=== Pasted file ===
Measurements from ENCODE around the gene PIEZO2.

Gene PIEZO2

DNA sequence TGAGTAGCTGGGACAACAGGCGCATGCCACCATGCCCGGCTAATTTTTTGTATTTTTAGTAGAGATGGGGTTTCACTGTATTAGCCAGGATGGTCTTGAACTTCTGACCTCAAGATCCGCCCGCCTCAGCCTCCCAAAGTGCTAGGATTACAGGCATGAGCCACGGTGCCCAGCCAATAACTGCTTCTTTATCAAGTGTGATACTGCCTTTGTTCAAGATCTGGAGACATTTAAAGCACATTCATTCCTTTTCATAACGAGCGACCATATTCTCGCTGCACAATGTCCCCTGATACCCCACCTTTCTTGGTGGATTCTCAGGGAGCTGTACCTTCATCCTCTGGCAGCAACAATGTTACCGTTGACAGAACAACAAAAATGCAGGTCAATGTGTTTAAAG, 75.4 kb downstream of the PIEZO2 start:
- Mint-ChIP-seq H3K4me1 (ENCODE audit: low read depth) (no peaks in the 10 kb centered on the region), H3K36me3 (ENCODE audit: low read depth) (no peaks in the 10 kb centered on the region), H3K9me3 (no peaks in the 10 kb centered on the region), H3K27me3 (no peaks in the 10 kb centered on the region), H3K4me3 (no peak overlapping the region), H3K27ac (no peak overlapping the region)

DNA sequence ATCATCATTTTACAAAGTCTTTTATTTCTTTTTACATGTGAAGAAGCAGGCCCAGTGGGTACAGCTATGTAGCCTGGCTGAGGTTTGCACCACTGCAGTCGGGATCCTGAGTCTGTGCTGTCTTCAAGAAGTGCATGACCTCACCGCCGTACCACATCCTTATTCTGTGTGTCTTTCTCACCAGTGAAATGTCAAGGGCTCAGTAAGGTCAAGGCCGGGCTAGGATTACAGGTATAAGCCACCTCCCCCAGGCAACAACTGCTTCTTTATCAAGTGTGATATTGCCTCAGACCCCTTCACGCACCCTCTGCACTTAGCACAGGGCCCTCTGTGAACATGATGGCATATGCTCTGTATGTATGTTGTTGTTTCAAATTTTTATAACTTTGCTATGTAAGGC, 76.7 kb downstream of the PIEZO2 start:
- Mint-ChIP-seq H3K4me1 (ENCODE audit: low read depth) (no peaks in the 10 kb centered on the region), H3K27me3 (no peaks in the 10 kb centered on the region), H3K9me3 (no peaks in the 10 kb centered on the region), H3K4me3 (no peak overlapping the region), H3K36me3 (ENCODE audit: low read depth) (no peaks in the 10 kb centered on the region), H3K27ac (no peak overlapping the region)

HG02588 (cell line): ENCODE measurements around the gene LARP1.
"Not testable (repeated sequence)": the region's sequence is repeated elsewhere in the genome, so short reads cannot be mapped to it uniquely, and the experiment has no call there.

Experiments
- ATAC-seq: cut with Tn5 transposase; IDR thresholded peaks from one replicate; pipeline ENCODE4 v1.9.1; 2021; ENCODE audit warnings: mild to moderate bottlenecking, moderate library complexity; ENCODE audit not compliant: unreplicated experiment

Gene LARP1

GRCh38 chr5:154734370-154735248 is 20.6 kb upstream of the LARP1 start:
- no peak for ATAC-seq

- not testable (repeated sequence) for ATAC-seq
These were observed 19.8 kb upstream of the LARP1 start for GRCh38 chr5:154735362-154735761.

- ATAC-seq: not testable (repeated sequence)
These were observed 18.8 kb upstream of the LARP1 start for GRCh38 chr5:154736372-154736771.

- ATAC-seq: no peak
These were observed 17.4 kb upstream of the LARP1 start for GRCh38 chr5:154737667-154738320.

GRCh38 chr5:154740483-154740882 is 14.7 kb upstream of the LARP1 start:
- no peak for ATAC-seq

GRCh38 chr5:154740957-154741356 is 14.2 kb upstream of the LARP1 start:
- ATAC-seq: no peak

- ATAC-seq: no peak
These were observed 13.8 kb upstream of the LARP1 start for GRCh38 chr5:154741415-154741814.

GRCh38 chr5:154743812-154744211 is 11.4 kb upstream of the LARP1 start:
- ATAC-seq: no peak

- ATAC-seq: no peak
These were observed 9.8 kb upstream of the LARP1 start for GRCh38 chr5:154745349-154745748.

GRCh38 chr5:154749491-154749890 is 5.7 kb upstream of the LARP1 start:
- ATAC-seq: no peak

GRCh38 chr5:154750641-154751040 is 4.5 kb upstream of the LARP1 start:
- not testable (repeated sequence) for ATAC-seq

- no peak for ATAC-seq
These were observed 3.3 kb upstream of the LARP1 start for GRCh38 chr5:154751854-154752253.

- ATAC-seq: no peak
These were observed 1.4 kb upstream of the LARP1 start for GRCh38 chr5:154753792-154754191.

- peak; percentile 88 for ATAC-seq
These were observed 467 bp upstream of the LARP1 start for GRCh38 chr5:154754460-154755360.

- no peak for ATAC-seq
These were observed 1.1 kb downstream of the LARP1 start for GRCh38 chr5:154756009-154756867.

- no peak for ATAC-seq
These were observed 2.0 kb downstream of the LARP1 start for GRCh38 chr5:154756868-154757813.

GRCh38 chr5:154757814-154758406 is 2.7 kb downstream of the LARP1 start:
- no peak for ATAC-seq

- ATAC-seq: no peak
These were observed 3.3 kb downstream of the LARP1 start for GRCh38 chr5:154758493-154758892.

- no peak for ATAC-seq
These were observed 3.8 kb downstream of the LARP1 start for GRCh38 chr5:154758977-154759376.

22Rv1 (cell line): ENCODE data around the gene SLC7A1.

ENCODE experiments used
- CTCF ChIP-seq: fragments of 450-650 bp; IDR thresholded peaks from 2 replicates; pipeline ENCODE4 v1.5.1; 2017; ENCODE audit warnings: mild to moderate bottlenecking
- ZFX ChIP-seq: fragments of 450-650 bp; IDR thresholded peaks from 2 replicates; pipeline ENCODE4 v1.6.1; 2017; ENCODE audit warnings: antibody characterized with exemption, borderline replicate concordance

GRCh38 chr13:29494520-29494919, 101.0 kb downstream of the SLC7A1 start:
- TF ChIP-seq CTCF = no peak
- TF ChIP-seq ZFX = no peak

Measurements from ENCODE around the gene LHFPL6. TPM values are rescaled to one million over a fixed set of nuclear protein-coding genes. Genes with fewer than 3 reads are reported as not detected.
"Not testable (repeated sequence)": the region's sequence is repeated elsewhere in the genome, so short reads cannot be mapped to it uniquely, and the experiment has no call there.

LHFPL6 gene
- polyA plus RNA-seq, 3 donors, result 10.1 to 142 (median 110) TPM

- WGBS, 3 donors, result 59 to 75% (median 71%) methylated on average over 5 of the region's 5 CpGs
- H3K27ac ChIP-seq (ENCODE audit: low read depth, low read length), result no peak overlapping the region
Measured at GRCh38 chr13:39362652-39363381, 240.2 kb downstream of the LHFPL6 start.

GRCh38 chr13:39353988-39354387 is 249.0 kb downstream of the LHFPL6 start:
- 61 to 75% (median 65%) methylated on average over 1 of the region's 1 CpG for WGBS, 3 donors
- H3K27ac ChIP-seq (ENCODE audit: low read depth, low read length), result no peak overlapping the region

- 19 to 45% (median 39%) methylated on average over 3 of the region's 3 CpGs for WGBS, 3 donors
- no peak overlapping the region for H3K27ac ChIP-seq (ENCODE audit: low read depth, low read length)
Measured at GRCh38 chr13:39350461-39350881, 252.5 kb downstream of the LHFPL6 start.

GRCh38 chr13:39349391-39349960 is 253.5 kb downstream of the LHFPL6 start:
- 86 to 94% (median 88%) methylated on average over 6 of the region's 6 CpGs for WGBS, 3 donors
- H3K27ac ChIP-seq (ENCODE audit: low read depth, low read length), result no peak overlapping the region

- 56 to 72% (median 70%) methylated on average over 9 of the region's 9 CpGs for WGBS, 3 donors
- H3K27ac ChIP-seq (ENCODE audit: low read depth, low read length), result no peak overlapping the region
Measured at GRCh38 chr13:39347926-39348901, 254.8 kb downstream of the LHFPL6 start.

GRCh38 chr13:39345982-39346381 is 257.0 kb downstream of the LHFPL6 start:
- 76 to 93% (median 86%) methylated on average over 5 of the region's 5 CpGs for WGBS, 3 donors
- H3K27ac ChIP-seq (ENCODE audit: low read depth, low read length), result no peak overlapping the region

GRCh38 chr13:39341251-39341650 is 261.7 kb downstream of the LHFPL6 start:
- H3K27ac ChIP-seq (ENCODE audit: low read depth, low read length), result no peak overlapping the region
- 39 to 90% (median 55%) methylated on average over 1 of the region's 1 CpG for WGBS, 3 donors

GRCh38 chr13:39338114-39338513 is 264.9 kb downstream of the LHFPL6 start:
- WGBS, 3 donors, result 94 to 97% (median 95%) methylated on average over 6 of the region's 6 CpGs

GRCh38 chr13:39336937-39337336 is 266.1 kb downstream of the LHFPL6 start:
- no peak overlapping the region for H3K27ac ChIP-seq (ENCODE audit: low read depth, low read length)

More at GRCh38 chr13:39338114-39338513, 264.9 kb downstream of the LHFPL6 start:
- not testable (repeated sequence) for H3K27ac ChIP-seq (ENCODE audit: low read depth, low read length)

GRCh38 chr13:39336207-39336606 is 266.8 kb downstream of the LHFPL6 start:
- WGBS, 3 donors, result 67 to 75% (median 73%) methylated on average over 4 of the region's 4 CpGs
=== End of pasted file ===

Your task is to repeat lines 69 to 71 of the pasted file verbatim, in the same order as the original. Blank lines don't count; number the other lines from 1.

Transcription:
Measured at GRCh38 chr13:39350461-39350881, 252.5 kb downstream of the LHFPL6 start.

GRCh38 chr13:39349391-39349960 is 253.5 kb downstream of the LHFPL6 start:
- 86 to 94% (median 88%) methylated on average over 6 of the region's 6 CpGs for WGBS, 3 donors